If you’re working from home during the coronavirus pandemic, you might think twice before turning on the tunes, a psychologist says.
Aiello, who has researched how music affects the performance of cognitive work, says it depends on the music, task, and individual personality.
Here, he explains his research and why you might want to skip turning on the tunes:
How can music affect our task performance?
Broadly speaking, music, regardless of complexity or volume, can affect a person’s ability to perform a complex task such as analysis or problem solving. Demanding tasks require more brainpower. Therefore, listening to music can overstimulate our mental resources and distract us when overwhelmed.
On the other hand, simple tasks—something done every day such as inputting data or sorting emails—typically underutilizes a person’s attentional resources or “mental bandwidth.” When paired with music, the sound can enhance performance by occupying the leftover attention space and minimize the risk of drifting off during a routine task.
How does personality relate to music distraction?
Music affects task performance differently depending on whether a person feels their work is providing them enough stimulation—if a person is more or less prone to boredom. People who are prone to boredom have a tendency to pay greater attention to sights and sounds happening around them.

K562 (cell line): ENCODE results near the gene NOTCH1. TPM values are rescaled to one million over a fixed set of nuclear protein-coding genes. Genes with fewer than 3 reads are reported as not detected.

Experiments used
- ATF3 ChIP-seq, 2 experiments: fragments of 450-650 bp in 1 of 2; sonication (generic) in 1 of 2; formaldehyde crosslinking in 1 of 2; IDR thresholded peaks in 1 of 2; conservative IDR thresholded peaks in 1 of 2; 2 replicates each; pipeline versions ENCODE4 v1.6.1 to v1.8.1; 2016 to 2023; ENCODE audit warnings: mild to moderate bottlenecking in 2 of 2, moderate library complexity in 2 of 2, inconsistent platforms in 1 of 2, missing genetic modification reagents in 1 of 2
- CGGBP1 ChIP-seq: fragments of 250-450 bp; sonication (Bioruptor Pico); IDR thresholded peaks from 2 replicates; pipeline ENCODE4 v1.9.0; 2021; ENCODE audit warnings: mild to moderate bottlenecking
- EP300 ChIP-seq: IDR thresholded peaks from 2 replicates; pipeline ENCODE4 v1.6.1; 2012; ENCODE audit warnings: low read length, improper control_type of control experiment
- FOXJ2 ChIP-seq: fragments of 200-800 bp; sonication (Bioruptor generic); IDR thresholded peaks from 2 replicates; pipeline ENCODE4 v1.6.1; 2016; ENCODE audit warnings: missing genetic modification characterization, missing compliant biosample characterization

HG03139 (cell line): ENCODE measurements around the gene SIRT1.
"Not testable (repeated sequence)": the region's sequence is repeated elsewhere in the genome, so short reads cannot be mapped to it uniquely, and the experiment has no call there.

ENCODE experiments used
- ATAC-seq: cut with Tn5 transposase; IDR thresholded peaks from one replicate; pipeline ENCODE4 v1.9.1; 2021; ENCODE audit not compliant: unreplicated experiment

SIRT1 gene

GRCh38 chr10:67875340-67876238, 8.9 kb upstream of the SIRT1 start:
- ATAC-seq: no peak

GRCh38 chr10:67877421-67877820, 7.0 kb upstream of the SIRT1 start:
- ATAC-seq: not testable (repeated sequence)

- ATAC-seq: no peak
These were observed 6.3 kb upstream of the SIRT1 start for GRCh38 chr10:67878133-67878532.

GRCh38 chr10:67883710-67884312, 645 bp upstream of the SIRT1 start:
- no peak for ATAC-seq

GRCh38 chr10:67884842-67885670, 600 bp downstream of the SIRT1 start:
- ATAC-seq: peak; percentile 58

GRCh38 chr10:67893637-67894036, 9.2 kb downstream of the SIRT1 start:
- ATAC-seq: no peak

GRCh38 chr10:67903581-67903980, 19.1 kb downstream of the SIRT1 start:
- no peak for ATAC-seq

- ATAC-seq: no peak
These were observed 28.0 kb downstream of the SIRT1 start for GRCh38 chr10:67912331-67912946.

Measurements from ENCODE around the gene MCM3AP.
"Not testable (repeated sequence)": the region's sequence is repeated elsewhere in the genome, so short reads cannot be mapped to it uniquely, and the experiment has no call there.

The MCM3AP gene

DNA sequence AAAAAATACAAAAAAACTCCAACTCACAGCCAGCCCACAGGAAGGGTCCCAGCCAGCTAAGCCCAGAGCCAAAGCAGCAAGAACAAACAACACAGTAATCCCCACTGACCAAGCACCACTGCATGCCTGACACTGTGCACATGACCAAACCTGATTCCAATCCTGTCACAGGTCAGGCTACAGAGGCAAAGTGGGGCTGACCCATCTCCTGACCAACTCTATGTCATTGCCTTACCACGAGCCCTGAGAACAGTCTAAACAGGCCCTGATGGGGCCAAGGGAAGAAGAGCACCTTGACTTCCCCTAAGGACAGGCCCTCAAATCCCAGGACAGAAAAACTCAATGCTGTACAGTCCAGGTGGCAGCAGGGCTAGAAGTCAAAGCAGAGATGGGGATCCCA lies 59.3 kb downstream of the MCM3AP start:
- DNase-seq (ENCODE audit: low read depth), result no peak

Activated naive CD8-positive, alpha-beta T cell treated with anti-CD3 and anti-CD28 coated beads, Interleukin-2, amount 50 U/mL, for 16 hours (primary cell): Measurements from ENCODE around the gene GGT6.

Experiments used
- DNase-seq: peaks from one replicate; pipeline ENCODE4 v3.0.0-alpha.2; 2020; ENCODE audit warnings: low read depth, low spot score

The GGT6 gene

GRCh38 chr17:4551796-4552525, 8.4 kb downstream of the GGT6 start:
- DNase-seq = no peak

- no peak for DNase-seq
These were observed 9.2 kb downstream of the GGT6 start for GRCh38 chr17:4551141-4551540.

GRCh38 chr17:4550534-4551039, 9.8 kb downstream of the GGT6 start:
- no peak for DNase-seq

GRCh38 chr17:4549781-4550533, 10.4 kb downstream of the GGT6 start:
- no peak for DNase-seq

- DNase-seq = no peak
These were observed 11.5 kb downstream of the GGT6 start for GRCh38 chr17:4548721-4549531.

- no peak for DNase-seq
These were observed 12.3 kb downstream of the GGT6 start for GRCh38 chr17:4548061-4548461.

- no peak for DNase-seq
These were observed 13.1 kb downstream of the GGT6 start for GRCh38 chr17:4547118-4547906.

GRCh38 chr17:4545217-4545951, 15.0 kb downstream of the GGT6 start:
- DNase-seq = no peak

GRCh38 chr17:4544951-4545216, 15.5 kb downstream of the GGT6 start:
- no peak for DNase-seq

If you are someone who tends to get bored easily, have preferences for external stimulation, or you’re an extrovert, you may want to forgo complex music—a variety of instruments, frequently changing melodies, and a faster tempo—when working on a difficult task. Since these tasks serve as sufficient stimulation and take up all mental resources, music becomes more of a distraction.
When it comes to simpler tasks, people who are less prone to boredom perform better while listening to complex music than simple music or no music.
What about types of music?
Complex music can enhance simple task performance for all personalities. These sounds provide enough distraction to stop a person’s mind from wandering during a routine task, thus boosting their focus and performance. Additionally, complex or loud music can cause us to narrow our attention, allowing the person performing the task to block out irrelevant task cues.
So, should workers listen to music as they work from home?
Keeping the task in mind and being aware of personality is crucial. The bottom line is that it can be helpful to put on some music when you work on something that you find relatively straightforward and repetitive. However, music can hurt when a task requires your full attention, so it’s probably best to turn off when it’s time to write or problem solve.
Source: Rutgers University